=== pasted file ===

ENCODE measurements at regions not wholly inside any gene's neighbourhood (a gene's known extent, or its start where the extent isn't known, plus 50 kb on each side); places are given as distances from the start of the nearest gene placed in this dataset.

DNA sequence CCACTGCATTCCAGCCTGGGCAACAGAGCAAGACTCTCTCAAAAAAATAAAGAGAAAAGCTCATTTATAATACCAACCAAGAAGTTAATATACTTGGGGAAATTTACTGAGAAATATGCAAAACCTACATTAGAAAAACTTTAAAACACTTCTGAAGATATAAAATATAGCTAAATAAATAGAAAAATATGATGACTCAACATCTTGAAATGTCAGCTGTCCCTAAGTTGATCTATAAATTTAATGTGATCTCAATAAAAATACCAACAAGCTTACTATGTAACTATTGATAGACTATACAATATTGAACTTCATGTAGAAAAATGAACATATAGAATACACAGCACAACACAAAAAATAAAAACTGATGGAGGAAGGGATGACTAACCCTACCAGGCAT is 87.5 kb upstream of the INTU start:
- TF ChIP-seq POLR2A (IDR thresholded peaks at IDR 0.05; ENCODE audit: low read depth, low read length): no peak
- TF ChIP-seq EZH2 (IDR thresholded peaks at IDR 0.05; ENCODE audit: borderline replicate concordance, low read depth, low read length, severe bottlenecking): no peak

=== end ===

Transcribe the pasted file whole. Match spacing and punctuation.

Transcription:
ENCODE measurements at regions not wholly inside any gene's neighbourhood (a gene's known extent, or its start where the extent isn't known, plus 50 kb on each side); places are given as distances from the start of the nearest gene placed in this dataset.

DNA sequence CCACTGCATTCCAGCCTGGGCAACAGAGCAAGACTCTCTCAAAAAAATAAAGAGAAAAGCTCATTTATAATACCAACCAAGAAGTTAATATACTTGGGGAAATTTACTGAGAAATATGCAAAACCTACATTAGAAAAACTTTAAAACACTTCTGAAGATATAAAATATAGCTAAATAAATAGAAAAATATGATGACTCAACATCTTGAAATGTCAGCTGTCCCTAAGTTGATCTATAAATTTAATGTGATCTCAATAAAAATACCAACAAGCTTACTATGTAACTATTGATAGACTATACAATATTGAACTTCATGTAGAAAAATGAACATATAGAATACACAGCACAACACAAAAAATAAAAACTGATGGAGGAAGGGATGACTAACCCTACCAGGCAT is 87.5 kb upstream of the INTU start:
- TF ChIP-seq POLR2A (IDR thresholded peaks at IDR 0.05; ENCODE audit: low read depth, low read length): no peak
- TF ChIP-seq EZH2 (IDR thresholded peaks at IDR 0.05; ENCODE audit: borderline replicate concordance, low read depth, low read length, severe bottlenecking): no peak